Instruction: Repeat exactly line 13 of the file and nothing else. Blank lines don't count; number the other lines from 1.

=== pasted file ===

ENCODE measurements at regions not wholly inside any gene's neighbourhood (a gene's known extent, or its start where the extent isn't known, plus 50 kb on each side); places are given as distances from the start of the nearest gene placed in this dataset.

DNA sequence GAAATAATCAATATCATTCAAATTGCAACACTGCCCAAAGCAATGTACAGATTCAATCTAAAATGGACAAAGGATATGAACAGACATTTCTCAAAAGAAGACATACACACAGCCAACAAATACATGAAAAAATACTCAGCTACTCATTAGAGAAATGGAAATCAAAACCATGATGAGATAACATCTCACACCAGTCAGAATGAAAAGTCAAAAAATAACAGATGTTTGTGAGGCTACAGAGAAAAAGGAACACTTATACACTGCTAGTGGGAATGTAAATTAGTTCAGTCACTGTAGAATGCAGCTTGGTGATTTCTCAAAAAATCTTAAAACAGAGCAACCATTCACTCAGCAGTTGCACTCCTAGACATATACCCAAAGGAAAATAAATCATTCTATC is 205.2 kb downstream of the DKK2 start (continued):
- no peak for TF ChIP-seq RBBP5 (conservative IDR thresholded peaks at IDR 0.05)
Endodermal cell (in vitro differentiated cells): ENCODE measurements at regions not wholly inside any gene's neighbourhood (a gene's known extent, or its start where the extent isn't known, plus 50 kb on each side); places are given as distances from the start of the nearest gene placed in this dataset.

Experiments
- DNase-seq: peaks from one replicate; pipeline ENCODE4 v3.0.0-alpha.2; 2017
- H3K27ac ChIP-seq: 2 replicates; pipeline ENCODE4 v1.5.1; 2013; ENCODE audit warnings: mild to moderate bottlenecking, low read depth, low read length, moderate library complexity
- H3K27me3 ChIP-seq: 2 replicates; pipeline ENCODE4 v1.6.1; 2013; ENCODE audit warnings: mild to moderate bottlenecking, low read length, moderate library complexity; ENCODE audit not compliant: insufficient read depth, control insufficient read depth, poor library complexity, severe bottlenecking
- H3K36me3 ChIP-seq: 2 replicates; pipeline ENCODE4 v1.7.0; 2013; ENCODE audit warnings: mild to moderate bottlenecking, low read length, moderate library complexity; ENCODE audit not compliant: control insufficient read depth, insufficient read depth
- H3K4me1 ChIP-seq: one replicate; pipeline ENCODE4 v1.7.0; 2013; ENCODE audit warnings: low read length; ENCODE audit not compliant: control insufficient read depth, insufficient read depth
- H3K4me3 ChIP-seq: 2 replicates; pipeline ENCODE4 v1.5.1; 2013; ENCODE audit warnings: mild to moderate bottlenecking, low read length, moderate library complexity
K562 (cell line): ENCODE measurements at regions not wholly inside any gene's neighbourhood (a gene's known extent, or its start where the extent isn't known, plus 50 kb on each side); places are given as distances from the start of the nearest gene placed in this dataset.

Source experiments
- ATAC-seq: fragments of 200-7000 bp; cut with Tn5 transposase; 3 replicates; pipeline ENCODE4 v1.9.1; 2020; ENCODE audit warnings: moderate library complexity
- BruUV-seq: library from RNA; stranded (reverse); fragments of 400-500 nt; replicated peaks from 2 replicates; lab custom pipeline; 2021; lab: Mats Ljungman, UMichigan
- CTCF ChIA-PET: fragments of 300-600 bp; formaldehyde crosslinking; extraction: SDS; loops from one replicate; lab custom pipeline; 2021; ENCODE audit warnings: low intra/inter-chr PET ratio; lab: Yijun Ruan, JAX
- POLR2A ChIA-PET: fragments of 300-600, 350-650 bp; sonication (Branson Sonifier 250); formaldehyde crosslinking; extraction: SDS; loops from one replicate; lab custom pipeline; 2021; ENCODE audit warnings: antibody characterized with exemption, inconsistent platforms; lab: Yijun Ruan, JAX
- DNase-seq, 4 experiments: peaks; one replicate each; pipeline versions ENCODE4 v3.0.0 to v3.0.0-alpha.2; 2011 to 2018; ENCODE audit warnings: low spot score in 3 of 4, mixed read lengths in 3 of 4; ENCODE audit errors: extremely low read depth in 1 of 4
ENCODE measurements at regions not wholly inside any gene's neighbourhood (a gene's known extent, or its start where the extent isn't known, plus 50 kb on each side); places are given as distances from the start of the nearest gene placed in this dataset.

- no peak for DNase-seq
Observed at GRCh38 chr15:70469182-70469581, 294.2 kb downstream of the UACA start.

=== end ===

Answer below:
Source experiments